The Queen is not dead: How a ’prank’ BBC tweet sparked alarm

As royal missteps go, they don’t get much worse than this.
WOLVERHAMPTON, UNITED KINGDOM - OCTOBER 30: Queen Elizabeth II during an official visit to International Security Printers to view their work on specialist postage stamps on October 30, 2014 in Wolverhampton, England. Richard Stonehouse/Getty Images

As tweets go, they don’t get much bigger. On Tuesday, messages from the account of BBC reporter Ahmen Khawaja appeared to portend bad news:

breaking-in hospital


As news organizations began to jump on this breaking story, word came that it was all a mistake. The Queen, 89, was very much alive.

As the “news” of the Queen’s “death” spread, the BBC reporter hastily issued a tweet:

Currently, the only tweet in Khawaja’s Twitter feed referring to the alarm is this one:

Others quickly followed:

There are two versions of what exactly happened. Perhaps it was a prank, and someone at the journalist’s home accessed her phone and tried to damage her career. Or, as the BBC says, it was a rogue error during a rehearsal for the Queen’s death: “During a technical rehearsal for an obituary, tweets were mistakenly sent from the account of a BBC journalist saying that a member of the royal family had been taken ill. The tweets were swiftly deleted and we apologize for any offence.” News organizations, especially broadcasters, regularly practise for how they will announce and cover the deaths of world leaders.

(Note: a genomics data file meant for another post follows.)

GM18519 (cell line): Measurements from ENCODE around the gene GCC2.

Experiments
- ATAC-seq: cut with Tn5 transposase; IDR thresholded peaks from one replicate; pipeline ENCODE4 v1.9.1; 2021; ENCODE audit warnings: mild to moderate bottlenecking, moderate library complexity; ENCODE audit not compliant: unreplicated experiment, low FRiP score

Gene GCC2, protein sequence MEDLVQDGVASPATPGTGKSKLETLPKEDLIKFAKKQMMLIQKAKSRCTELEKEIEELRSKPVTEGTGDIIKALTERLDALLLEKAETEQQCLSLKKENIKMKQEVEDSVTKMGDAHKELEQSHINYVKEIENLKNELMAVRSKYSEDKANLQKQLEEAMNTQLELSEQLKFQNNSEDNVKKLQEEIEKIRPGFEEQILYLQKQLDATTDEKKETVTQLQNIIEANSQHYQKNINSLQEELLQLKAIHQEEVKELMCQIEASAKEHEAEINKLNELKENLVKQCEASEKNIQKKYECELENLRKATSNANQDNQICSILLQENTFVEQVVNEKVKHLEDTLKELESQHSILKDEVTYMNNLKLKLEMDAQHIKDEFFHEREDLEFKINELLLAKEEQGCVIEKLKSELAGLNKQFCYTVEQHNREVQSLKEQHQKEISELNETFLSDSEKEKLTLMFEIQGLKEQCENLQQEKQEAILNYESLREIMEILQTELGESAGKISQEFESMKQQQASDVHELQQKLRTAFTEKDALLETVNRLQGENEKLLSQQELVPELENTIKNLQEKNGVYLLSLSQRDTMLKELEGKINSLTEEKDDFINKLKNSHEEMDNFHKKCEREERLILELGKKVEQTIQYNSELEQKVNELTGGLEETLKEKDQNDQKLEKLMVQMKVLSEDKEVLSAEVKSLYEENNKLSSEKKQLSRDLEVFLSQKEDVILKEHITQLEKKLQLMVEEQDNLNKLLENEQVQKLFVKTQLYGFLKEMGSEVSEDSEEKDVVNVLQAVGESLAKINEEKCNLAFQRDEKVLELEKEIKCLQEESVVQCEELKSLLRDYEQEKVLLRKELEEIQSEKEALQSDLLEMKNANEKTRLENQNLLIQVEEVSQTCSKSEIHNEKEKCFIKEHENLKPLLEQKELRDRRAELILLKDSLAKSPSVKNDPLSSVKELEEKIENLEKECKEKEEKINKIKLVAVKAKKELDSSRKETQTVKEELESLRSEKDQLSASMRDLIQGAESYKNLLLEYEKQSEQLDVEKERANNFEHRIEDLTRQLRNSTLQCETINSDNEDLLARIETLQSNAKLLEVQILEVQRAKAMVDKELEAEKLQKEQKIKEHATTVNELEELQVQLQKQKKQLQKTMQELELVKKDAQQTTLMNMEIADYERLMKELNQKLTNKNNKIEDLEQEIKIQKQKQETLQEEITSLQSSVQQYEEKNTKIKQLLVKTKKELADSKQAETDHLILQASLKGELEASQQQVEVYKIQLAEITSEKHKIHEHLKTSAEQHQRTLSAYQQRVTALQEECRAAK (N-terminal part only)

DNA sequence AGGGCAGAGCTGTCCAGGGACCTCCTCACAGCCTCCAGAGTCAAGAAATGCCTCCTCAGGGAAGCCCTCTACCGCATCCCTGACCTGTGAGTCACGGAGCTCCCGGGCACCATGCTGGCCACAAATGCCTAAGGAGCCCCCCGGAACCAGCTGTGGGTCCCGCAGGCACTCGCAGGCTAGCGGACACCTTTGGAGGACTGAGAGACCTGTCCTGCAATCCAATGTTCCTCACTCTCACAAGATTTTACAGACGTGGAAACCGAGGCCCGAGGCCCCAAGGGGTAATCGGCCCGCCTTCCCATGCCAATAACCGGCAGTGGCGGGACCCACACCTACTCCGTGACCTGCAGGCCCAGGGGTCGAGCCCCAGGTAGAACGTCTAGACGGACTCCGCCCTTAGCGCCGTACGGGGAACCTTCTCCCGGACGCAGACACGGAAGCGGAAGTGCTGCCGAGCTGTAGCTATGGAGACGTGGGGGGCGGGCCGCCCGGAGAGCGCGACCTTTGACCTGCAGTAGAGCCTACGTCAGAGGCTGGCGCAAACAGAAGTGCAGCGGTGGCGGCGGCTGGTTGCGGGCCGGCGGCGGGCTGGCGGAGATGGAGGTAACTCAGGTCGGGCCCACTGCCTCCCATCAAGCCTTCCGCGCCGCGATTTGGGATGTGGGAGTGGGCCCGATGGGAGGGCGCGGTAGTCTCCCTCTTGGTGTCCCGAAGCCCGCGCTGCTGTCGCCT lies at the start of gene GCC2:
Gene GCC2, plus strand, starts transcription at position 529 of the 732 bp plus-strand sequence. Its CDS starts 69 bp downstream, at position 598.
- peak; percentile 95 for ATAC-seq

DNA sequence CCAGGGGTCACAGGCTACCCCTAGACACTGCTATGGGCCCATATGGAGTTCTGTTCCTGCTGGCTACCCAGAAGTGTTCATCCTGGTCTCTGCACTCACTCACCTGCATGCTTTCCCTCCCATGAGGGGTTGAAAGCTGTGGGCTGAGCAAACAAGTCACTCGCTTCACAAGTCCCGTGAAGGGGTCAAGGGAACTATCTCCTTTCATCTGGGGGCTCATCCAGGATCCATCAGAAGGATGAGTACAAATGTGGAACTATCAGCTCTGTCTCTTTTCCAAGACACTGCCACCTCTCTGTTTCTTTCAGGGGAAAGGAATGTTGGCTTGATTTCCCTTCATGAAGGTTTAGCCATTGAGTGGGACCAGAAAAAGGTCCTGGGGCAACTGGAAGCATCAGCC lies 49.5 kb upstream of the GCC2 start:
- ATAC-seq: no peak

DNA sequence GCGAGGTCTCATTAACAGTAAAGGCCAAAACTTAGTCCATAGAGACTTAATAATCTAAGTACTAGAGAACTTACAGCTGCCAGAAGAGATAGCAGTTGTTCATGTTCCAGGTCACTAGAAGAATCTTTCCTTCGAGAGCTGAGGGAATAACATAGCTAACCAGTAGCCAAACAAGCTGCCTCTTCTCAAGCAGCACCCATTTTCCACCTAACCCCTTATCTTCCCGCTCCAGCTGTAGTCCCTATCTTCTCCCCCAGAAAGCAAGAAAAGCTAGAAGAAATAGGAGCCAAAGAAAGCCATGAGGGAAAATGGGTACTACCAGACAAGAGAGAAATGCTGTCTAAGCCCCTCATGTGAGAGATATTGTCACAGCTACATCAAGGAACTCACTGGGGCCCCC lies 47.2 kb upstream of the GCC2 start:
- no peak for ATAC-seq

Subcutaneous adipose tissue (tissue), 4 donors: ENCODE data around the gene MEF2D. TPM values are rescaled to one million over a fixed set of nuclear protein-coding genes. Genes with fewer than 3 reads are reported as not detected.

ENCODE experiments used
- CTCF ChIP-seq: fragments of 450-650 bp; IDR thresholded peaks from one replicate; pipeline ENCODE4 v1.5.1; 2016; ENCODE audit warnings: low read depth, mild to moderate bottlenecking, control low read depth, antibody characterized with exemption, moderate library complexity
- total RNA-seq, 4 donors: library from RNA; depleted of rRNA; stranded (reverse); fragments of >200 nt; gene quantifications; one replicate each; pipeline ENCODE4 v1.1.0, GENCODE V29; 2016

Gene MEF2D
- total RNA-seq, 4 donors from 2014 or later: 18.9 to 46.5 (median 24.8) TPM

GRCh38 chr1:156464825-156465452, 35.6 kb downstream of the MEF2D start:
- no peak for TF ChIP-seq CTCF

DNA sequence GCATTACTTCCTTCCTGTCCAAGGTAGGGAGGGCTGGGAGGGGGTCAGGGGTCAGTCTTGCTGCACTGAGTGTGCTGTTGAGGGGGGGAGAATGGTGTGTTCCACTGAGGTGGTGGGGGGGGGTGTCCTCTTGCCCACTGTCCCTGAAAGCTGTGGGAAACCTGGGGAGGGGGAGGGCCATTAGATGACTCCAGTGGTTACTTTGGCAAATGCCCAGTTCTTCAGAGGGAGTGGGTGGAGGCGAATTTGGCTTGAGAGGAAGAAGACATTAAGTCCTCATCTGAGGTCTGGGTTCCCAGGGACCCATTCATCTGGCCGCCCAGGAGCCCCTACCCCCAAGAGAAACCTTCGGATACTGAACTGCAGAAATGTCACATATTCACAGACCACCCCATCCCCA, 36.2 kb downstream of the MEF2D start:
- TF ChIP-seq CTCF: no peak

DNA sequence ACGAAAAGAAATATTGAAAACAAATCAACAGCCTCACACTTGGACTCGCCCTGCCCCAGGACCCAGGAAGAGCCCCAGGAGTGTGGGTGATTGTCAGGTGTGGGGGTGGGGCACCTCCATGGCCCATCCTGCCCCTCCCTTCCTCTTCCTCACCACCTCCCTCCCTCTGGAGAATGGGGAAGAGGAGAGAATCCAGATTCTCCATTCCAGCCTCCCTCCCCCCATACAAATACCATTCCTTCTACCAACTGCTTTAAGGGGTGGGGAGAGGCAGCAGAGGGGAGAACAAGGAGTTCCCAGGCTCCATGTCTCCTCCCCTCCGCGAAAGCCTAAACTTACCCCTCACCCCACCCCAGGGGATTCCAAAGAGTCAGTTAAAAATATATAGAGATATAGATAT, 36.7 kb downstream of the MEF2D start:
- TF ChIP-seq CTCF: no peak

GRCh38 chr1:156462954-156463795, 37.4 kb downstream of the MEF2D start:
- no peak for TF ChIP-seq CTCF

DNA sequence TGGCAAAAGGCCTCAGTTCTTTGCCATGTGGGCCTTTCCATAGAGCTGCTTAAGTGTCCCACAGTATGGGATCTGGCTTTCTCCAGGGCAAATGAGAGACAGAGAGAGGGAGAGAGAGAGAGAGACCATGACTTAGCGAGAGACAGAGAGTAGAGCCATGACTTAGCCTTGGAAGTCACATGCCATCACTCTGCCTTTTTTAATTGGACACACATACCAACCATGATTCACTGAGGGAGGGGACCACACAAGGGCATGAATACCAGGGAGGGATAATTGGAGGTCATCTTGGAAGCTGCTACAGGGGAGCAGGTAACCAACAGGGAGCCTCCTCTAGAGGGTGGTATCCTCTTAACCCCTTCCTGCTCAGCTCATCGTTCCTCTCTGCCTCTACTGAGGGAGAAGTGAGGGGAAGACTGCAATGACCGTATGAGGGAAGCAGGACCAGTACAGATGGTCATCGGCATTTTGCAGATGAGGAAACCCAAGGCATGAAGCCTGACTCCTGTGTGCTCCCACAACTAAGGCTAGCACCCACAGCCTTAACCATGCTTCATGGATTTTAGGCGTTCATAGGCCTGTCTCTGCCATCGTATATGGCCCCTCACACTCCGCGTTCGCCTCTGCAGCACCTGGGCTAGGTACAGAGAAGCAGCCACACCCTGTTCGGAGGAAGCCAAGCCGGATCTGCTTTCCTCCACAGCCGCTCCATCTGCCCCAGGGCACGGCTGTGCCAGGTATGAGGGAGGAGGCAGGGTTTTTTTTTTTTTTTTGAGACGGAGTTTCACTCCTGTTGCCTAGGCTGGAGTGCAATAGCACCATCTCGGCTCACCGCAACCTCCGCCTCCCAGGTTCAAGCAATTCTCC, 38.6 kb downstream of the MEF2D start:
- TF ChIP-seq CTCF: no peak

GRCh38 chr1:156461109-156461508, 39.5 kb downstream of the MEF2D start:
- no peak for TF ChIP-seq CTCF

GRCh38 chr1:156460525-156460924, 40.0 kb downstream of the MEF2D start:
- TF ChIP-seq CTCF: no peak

It’s needed. Although Queen Elizabeth the Queen Mother had been ailing for months, her death on Easter Saturday in 2002 caught CNN off-guard. While its announcers got the queen consort’s name correct, I couldn’t take my eye off the crawl at the bottom of the screen, which stated that it was Queen Elizabeth II who had died. Even the military components of such funerals aren’t left to chance. In 2002, Operation Tay Bridge swung into effect when the Queen Mother died. Her daughter’s is reportedly Operation London Bridge.

The timing of Khawaja’s tweets also helped to amp up the concern. Buckingham  made this announcement to the media, including the Telegraph: “The Queen this morning attended her annual medical check-up at the King Edward VII’s Hospital in London. This was a routine, pre-scheduled appointment, the Queen has now left hospital.” And it comes a week after the Daily Mail talked of the “enormous strain” put on her during the opening of Parliament. There is one thing that is guaranteed: